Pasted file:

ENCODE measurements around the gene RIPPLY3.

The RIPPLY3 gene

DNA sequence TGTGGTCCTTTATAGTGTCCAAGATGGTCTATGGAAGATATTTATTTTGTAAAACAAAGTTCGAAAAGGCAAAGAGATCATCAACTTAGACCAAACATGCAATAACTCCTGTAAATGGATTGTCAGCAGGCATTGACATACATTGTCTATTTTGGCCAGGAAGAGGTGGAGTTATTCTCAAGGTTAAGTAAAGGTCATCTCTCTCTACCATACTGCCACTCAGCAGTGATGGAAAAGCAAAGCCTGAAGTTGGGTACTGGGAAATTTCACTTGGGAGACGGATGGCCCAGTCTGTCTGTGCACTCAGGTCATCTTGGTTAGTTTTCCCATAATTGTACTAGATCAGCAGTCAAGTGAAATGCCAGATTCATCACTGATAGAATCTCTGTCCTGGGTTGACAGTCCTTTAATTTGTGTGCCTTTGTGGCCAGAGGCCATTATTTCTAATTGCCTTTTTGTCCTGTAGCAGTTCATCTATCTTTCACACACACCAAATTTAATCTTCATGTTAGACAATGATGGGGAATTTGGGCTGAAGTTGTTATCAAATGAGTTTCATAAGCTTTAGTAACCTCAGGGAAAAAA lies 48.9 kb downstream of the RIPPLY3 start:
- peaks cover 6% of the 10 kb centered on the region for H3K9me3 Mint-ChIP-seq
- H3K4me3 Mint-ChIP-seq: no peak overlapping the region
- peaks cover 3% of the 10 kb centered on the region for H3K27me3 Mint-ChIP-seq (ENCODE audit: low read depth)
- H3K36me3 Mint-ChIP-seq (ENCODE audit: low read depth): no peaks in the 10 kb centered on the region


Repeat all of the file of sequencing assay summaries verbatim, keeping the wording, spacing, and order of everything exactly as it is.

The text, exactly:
ENCODE measurements around the gene RIPPLY3.

The RIPPLY3 gene

DNA sequence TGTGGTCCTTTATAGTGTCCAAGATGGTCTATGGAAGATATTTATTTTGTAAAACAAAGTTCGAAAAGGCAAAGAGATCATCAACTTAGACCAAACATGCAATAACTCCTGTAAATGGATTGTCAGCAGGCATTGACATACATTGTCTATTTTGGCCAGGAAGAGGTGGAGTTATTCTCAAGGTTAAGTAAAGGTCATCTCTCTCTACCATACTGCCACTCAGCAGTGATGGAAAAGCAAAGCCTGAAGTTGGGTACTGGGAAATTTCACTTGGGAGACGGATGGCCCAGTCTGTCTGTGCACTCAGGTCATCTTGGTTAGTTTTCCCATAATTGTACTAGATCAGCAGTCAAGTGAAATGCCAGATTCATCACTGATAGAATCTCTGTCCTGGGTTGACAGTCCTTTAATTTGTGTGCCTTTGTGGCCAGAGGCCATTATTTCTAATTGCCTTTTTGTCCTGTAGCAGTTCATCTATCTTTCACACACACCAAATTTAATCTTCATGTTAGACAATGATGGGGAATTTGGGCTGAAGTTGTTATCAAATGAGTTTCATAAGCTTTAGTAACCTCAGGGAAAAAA lies 48.9 kb downstream of the RIPPLY3 start:
- peaks cover 6% of the 10 kb centered on the region for H3K9me3 Mint-ChIP-seq
- H3K4me3 Mint-ChIP-seq: no peak overlapping the region
- peaks cover 3% of the 10 kb centered on the region for H3K27me3 Mint-ChIP-seq (ENCODE audit: low read depth)
- H3K36me3 Mint-ChIP-seq (ENCODE audit: low read depth): no peaks in the 10 kb centered on the region